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Terminator Salvation (2009) June 19, 2009

Posted by gproject in : Cinema, Recently Viewed , add a comment

Directed by: McG

The pop culture embedded Terminator franchise has spent the last twenty five years slowly moving from sci-fi spectacle to action spectacular, cumulating in the uneven T2 rehash, Terminator 3: Rise of the Machines.  But say what you will about this mostly mediocre third outing, the film still has one hell of an ending; a perfectly pitched moment of reality in an otherwise fantasy construct.  It also neatly places a question mark at the end of the series’ mantra “No fate but what we make”, which, if true, suggests that the newly released Terminator Salvation is a product of human conception, and not of predetermined destiny.  In a nutshell: we only have ourselves to blame.

The year is now 2018, and unlikely rogue John Connor has become a commander in the Resistance; groups of humans who fight to save their race from the onslaught of Terminator robots controlled by Skynet.  Amidst the war, Connor is searching for Kyle Reese, the boy who will grow up, be sent back in time, and become Connor’s father during the events that took place back in 1984.  Meanwhile, a death row convict by the name of Marcus Wright suddenly wakes up in the middle of this post-apocalyptic world.  Having been apparently sentenced in 2003, he now stumbles into the path of Kyle Reese, who is living a defensive life amongst the Los Angeles ruins.  Together, they travel to join up with the Resistance, fighting off a robotic onslaught along the way.  Only Wright, mysteriously revived and stronger than ever, feels misplaced.  His choice of side in this future war might not yet be decided.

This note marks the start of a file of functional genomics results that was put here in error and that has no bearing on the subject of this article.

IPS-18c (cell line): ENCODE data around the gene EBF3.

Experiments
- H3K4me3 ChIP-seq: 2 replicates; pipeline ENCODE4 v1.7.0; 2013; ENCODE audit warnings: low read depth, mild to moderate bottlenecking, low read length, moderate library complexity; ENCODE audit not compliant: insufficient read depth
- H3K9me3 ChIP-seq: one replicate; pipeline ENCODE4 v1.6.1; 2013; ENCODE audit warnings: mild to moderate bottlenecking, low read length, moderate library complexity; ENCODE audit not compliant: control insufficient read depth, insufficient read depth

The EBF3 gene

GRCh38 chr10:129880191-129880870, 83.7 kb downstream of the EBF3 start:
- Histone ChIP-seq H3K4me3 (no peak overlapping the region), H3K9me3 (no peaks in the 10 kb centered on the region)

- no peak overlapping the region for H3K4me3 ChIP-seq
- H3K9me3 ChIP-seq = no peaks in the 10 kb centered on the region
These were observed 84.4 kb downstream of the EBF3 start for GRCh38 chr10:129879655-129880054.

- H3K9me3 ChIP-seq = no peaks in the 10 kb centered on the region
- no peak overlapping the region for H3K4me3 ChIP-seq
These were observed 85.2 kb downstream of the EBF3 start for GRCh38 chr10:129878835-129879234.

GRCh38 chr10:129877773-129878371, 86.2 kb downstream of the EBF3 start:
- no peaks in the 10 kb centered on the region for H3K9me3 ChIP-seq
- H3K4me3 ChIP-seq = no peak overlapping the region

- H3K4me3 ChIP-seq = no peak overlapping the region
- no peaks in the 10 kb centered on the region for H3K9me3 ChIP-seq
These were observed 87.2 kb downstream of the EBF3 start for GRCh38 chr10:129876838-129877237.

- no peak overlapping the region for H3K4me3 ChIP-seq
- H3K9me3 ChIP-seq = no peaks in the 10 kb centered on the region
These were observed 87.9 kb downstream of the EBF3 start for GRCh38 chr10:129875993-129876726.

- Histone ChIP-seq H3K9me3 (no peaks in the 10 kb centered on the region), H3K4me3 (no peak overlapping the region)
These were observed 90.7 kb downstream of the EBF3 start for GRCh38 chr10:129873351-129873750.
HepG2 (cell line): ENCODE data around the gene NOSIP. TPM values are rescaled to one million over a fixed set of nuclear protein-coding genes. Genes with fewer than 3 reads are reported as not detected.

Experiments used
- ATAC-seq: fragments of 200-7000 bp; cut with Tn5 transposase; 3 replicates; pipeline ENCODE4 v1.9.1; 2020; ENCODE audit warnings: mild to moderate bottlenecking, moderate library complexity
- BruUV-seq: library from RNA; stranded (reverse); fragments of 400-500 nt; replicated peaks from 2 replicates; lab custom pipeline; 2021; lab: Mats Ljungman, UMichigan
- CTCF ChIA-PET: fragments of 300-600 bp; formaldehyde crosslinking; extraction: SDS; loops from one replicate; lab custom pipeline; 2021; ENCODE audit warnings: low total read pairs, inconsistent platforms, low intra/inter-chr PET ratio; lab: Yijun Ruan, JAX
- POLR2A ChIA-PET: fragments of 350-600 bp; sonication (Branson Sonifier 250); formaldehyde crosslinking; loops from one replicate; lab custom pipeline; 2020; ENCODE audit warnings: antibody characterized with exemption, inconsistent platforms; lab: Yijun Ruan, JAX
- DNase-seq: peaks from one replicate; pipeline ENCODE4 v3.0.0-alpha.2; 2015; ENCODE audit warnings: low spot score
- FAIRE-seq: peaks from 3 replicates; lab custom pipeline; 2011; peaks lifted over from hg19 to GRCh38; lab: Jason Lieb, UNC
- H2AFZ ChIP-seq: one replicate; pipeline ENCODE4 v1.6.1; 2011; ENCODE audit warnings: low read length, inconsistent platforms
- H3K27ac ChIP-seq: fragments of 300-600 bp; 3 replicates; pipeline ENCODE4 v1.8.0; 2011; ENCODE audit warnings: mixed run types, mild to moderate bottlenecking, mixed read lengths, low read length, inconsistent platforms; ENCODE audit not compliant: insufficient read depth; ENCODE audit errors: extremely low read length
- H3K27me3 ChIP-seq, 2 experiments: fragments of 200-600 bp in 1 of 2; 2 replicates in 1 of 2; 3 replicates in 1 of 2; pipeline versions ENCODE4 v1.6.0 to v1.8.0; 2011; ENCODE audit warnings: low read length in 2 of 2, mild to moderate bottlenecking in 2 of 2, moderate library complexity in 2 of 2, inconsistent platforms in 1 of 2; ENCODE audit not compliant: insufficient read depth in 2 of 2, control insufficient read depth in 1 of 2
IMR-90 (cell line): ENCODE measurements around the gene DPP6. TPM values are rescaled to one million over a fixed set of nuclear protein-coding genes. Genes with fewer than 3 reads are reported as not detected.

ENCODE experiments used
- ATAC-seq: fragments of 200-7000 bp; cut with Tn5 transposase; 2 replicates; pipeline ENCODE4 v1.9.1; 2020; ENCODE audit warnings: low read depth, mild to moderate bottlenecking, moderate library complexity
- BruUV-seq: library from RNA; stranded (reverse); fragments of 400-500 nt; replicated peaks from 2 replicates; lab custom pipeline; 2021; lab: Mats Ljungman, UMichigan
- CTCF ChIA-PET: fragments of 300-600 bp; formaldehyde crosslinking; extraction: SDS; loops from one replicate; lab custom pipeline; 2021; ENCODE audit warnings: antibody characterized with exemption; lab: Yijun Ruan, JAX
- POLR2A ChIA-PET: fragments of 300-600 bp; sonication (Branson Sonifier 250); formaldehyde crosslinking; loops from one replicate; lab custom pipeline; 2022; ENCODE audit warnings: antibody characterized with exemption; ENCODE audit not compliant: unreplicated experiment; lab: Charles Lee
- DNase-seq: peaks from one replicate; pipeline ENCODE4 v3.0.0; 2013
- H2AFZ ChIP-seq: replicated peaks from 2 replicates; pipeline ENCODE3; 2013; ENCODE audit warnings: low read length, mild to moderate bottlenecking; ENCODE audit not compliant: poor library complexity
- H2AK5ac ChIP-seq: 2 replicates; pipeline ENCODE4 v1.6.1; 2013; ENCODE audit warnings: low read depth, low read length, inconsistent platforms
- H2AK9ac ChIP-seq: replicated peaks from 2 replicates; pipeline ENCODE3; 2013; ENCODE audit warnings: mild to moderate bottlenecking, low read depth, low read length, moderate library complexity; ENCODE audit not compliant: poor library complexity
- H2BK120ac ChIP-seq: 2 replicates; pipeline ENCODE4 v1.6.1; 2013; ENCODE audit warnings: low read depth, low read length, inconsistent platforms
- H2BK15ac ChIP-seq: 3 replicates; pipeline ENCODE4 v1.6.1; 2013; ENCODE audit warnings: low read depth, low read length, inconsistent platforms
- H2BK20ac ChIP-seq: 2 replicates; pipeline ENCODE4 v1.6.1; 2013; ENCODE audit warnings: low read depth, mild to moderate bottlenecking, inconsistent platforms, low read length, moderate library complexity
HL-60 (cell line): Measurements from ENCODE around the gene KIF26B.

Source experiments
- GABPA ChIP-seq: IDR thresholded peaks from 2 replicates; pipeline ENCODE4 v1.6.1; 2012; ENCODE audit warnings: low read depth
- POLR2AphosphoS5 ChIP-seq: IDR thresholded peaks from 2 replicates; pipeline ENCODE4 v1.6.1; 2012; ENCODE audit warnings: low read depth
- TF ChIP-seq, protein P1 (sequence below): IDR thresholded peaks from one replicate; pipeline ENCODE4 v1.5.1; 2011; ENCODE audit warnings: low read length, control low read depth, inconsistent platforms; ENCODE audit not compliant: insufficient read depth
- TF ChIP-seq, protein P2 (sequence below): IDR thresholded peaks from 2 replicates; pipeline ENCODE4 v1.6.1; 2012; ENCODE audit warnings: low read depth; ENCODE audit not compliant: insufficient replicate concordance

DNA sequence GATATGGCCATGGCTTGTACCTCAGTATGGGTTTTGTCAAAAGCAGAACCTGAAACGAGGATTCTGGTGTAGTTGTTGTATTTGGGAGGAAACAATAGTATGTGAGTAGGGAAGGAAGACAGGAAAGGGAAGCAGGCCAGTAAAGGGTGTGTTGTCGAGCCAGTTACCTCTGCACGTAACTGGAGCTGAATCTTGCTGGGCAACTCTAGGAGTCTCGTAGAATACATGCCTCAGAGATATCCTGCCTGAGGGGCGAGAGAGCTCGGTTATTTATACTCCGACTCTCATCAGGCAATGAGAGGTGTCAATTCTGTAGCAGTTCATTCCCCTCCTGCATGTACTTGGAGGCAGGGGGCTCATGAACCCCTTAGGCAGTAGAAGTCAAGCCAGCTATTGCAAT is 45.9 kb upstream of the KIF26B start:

For many, this is the Terminator story we’ve all been waiting for.  A savage future only glimpsed at in previous instalments finally gets its big screen curtain call, and even at this early stage of Terminator development, we are handed frames full of killer cybernetic organisms, deadly airborne Hunter Killers, post-apocalyptic landscapes, and wild action sequences.  Which makes it even more disappointing to say that Salvation is by far the dullest of all its predecessors, tied to a plot that resembles a slow trudge through its own deserted wastelands.

And where the story fails the characters follow suit, playing like depressed puppets on the path to an all-action conclusion.  This is especially true of series regular John Connor, who comes off incredibly hollow this time around, only summoning breath to growl the plot or bark some orders to his equally 2D comrades.  In both previous incarnations Connor at least had passion, in Salvation he is the most blank character on the screen, and that includes the cyborgs.  Christian Bale’s performance doesn’t help matters, his usually excellent judgement sorely off the mark here.  For fans of American Psycho, he could have used a little more Bateman and a lot less Batman to bring Resistance-era Connor to life.